Yeah, I think that last part is the key. It’ll come back to me when I’m ready to sell. Being able to have it there when I need it and, in the end, it not costing me anything sounds like a good way to go. Just sop bummed it’ll put me back another 6 months.

I get it. Tough market out there right now, especially in the 4x4 realm.
If you think you can get by without it for a year or two, maybe things will get better and you can upgrade at that point. Maybe a way to have you cake (start sooner) and eat it too (end up with a 4x4)!

As others have said, only you can answer how important 4x4 is to you. If you plan on staying within the continental US and on the road, you will probably be able to get by without it.

If you are a big fan of the desert, backwoods trails or the snow, I would advise you to get what you really want from the start. If you have deep enough pockets, build it once: the way you want. If you can’t do it that way, you can always talk to your vendor of choice and get on their schedule for a later conversion.

4x4 systems are great, but they also have their drawbacks. They cost more, they raise your center of gravity, they likely hurt your mileage, while offering greater mechanical complexity and more things to go wrong. Some are willing to put up with these trade offs for the increased capabilities. After all, getting towed out of the back country in Death Valley is a $1000 tow, so know your capabilities and have a ready plan of what to do when things go off plan. That’s my two cents.

I drive a 4x4 E350, and I like taking it places that no one in their right mind would take a motorhome, etc. My usual limiting factor is considering if I want an epic story, or if I’d like to be able to drive away from this adventure under my own power. How far off the beaten path do you dare take your home? You have to honestly weigh out the risk vs rewards for yourself.


This is one of the reasons I have a CB radio, to date I have never needed it for me, but I have rescued many others who called out for assistance.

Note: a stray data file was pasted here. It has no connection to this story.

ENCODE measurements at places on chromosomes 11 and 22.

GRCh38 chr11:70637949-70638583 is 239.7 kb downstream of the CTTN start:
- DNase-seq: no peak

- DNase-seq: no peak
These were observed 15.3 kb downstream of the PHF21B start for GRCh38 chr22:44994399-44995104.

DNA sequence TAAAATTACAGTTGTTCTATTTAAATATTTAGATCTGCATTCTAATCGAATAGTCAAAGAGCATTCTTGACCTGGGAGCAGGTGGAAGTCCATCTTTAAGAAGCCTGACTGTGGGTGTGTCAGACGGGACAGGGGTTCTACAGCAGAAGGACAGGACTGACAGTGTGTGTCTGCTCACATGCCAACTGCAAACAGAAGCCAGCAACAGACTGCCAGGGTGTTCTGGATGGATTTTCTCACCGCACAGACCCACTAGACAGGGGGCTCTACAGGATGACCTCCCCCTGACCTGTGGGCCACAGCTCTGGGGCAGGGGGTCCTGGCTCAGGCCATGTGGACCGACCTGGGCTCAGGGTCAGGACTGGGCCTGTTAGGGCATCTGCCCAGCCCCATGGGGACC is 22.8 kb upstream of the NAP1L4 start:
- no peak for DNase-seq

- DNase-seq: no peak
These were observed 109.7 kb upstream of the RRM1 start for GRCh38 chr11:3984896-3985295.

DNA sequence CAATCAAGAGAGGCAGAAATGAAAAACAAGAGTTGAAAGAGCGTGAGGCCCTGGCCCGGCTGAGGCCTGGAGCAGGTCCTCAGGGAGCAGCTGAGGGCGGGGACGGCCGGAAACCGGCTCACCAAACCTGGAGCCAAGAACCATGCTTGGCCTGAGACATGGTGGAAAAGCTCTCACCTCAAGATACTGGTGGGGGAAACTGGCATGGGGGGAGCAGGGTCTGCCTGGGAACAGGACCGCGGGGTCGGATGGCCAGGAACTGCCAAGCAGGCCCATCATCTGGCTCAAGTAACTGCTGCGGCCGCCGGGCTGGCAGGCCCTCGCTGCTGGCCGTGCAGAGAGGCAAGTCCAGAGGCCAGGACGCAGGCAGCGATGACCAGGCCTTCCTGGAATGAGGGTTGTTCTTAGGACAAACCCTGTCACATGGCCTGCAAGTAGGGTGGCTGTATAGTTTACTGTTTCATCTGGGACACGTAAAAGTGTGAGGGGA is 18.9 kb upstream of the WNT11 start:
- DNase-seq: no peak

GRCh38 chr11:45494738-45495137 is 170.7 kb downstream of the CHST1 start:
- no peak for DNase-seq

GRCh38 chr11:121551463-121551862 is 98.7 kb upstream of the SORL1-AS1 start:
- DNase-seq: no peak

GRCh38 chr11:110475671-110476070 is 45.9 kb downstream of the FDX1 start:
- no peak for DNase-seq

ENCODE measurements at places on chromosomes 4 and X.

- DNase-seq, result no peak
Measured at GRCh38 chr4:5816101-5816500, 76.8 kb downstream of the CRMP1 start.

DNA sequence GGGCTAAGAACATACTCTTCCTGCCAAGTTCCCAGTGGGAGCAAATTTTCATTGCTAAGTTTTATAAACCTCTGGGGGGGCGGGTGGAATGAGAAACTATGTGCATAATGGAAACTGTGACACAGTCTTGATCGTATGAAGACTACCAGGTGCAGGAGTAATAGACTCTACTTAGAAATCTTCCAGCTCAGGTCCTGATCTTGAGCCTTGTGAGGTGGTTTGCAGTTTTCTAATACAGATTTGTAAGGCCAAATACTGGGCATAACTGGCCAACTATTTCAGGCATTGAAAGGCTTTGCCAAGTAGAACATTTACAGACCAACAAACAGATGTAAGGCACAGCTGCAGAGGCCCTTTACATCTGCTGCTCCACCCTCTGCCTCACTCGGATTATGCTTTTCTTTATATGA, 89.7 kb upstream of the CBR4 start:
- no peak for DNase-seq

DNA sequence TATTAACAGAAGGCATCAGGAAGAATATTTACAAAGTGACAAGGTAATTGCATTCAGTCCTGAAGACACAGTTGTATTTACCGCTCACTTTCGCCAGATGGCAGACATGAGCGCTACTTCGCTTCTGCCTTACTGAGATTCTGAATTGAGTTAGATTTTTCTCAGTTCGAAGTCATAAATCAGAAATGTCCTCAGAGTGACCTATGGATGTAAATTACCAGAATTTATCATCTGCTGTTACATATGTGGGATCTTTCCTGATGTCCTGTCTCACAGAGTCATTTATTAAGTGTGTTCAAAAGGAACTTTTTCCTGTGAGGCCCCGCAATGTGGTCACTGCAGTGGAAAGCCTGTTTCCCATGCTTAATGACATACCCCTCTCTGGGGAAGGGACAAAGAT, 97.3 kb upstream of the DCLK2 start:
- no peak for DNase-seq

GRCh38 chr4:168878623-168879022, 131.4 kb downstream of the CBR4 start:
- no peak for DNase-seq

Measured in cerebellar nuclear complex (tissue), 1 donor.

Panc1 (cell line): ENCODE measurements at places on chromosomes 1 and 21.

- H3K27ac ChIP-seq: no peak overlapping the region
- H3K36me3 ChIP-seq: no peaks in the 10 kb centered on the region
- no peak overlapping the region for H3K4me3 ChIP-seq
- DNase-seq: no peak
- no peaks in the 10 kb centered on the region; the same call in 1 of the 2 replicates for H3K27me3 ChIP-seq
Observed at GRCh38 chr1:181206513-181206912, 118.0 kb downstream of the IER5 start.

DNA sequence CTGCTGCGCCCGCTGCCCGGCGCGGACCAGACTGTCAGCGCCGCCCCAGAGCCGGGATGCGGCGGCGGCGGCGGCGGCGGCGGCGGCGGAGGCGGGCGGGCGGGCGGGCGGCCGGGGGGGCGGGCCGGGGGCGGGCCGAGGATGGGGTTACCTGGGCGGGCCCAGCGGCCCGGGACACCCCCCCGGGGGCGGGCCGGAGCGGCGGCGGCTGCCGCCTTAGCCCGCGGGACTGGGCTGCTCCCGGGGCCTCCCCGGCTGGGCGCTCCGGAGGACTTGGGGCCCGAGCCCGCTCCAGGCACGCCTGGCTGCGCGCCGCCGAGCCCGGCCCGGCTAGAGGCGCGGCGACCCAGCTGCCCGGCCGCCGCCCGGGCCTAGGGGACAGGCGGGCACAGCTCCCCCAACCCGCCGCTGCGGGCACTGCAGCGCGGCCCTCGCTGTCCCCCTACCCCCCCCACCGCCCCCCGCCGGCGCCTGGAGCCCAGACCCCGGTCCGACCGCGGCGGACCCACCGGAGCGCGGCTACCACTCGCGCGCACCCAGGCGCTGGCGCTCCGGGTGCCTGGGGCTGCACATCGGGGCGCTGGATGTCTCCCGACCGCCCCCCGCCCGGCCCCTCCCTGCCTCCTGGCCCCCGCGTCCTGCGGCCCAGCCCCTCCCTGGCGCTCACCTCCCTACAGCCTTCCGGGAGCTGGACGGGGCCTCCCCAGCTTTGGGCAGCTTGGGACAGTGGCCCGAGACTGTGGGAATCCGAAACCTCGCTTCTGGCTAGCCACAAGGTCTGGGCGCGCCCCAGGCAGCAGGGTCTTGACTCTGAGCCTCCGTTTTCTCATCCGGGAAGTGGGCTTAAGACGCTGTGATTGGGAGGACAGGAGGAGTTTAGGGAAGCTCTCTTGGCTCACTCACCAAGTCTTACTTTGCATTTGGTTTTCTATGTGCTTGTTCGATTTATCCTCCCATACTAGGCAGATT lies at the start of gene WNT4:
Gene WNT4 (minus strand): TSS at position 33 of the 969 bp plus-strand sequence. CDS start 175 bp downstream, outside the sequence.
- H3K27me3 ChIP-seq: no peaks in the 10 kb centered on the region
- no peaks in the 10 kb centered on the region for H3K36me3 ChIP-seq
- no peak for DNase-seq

With a CB or possibly a HAM radio, your chances of finding help somewhat close are greatly increased. Sure beats an expensive tow bill!

Do you carry a ground anchor? They have gotten me out of every situation I’ve managed to get myself into. I use a drive wheel with a tow strap for a winch if it’s needed. I also carry a come-along, but they’re a lot of work…


"Smiles are contagious, pass them on!" ~ Van_Dweller


The issue I see with a 4WD class C is that, for the most part, the wheelbases are too long, the overhangs too great (at least in the rear), and they don’t have enough ground clearance to get to places where 4WD is really needed. I’ve seen Cs that weren’t able to get into regular back-in sites in a National Forest campground where we hosted because there was an incline to get up into the site and the rear of the vehicle grounded. The suggestion for a truck camper on a 1-ton (or higher) DRW 4WD truck makes sense to me.

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You make a really good point actually

ground cleareance and good all terrain tires are way more important then 4x4 in my opinion !

get a liftjob and proper all terrai mn tires and you will get anywhere you would want to go with your home anyway ! has also a very good article on this subject !

I don’t even own my first real van-size van yet, but I do have a 4WD SUV and I must say it’s a pretty cool feature.

My first post…newbie here to van life, but I have owned several 4X4 [trucks] and currently own one, but in all the years I’ve had them, I’ve only HAD to use it once and looking back on that one time, I coulda got someone to help pull it out.
If and when I get my van, I’m gonna get the best tires for traction and maybe think of duel rear tires and know my limitations.
My 2 cents only…

I’m fine with FWD as we have now (definitely not RWD). In the last few months we’ve been all over the desert and just left the snowy grand canyon. 4x4 is great, but I’ve never owned one and I’ve driven in snow my entire life. The trick there is being smart and going slow. Also 4x4 doesn’t help you steer or stick to the road, forward and reverse that is it.

For the record the 2020 transits are 4x4 with an option that I heard is about $4.5k, which is considerably less than the 4x4 conversion options out there such as quigley. Granted you have to buy a brand new vehicle at that point.

We thought 4wd was going to be a necessity but bought a 2wd because it was all we could find. Turns out it’s a non issue to us. I’ve driven that sprinter in over 6 inches of snow and ice and it performs way better than I expected. Been on tons of muddy roads and never had an issue. I think once they’re built out the weight makes them get through most anything.

Greetings & Welcome!

I carry a long tow strap, lots of rope, and a come-along (hand powered winch). That way I can hook to a tree, or use my spare for a ground anchor, andd winch myself out of far more than 4x4 would ever get me out of.


"Tis the season... To make bank selling Christmas Trees!" ~Van_Dweller